We used a full return-style system on our nitrous test so that fuel pressure was always maintained at the 6 psi limit for all the different fuel jets used. Had we been using a dead-head system, this would have required minor changes to the dynamic fuel pressure to maintain that 6 psi nitrous fuel pressure. If you want more information on designing a full-flow fuel system, we covered this topic in the Dec. '05 issue ("Fuel Delivery System"). In a dead-head system, changes to the fuel-jet size would change the fuel pressure dynamically. Realistically, however, these changes would probably be minimal. On a full-flow system, changes in the fuel jet would not affect fuel pressure unless the jet was so large that the delivery system could not maintain the pressure.
SSG Michael Ascott, U.S. Army: I am looking for anyone who can give me some advice on what to do about the lack of handling with my ride. I have a '64 LeMans post model. I have replaced the stock powerplant with a strong 455 and TH400. I didn't think the weight difference would cause that many problems for me because of the fiberglass Goat hood, but it drives like a bus. I just upgraded to a 12-bolt rear out of a '69 4-4-2 and added the rear sway bar and a set of springs from a station wagon, so I think the rear is where I want it. I have a variable-ratio power steering box that I will install as soon as I can find a pump and bracket in the boneyard. My question is, what can I do to stiffen up the frontend that won't require stripping everything to the frame and make me feel every pebble in the road? Also, by swapping to disc brakes from a '70 A-body (I think it changed the location of the wheels) and the 12-bolt that was 1-inch wider, did I ruin any chance of this car ever handling correctly?
Jeff Smith: Sounds like you've got the makings of a great machine Michael, it just needs some simple suspension tweaks. You're right that the later-model 12-bolt is 1-inch wider in the rear, with each side adding half an inch. This does not affect handling, but it does change the type of backspacing required to fit wider wheels in the rear wheelwell. With that additional half inch of width, you will need to add an additional half inch or more of backspacing. The idea is to place the wheel where it offers the most clearance. Your Pontiac might be able to accommodate as much as 6 inches of backspacing, such as a 17x911/42-inch wheel with a 275/40ZR17 tire. Taller tires, such as a 60-series on a 15-inch wheel, may not be able to clear the frame as well because of sidewall clearance, but this is a good place to start.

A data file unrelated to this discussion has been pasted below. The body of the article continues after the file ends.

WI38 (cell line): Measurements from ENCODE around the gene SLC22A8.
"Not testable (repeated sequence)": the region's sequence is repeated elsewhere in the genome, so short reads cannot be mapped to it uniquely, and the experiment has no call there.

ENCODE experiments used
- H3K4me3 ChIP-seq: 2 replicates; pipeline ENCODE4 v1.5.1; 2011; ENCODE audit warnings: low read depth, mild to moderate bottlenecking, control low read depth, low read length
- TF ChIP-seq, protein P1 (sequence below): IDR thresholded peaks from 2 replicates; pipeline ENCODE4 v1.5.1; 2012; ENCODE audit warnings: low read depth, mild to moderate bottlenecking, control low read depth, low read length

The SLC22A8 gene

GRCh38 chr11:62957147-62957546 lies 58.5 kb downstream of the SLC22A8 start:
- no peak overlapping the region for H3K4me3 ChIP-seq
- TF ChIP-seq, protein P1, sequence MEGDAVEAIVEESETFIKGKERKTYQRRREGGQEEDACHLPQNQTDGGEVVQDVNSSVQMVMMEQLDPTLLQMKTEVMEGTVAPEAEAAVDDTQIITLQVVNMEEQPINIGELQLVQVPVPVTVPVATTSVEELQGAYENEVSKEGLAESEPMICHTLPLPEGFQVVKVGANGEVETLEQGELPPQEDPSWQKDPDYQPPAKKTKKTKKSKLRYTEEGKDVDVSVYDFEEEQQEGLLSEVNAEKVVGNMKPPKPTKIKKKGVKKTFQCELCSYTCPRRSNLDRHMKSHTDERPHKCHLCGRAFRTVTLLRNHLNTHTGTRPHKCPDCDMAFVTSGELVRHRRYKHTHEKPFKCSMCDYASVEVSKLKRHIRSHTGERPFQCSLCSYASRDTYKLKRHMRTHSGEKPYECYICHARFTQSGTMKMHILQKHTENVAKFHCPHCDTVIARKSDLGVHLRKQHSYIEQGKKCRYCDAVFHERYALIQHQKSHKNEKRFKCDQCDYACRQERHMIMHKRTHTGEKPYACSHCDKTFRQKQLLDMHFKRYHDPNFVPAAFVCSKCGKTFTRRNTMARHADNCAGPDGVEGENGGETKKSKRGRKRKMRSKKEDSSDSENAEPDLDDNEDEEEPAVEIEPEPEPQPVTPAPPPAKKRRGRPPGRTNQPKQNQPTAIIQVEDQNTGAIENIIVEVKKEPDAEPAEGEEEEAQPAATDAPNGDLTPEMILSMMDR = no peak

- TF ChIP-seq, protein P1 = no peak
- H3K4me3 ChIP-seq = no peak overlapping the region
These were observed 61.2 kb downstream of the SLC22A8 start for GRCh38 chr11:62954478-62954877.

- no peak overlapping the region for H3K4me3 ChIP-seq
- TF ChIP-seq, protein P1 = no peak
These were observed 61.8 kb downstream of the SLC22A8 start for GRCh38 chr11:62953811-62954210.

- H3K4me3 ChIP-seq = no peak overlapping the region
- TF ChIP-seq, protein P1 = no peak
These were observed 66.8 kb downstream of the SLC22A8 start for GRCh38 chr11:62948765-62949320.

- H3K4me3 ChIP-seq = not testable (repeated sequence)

As for the rear suspension components, our experience with A-bodies is that those spindly, stamped-steel lower rear control arms are terrible. Even boxed, they're not much better. If you plan to run a large tire and wheel that will produce less clearance, definitely go with tubular lower control arms, such as the ones from Global West. The Global bar is offered in two configurations. The best unit uses a spherical bearing in the front to allow the bar to articulate, which prevents binding in normal street situations, such as negotiating steep driveways at an angle. Global also offers this same tubular steel arm with polyurethane bushings at a reduced price. Global doesn't recommend poly bushings because the company feels these pieces eventually begin to squeak and can cause problems. For now, leave the upper control arms stock. This is important because under body roll in a corner, Global says the arm must be allowed to twist to prevent binding the rear suspension. This has happened to us, and it causes all sorts of evil handling problems that defy diagnosis.